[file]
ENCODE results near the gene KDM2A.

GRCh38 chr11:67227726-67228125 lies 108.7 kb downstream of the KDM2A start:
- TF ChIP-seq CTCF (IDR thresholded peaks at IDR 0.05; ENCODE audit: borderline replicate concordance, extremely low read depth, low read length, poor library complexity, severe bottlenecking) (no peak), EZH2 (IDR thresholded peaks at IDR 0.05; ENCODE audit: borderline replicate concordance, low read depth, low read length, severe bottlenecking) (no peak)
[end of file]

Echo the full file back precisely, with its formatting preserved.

ENCODE results near the gene KDM2A.

GRCh38 chr11:67227726-67228125 lies 108.7 kb downstream of the KDM2A start:
- TF ChIP-seq CTCF (IDR thresholded peaks at IDR 0.05; ENCODE audit: borderline replicate concordance, extremely low read depth, low read length, poor library complexity, severe bottlenecking) (no peak), EZH2 (IDR thresholded peaks at IDR 0.05; ENCODE audit: borderline replicate concordance, low read depth, low read length, severe bottlenecking) (no peak)